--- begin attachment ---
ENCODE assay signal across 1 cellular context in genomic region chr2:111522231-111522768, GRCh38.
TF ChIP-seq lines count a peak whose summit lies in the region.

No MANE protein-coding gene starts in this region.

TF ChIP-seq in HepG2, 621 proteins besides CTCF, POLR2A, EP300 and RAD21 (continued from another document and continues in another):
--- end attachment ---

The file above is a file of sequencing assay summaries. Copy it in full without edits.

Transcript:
ENCODE assay signal across 1 cellular context in genomic region chr2:111522231-111522768, GRCh38.
TF ChIP-seq lines count a peak whose summit lies in the region.

No MANE protein-coding gene starts in this region.

TF ChIP-seq in HepG2, 621 proteins besides CTCF, POLR2A, EP300 and RAD21 (continued from another document and continues in another):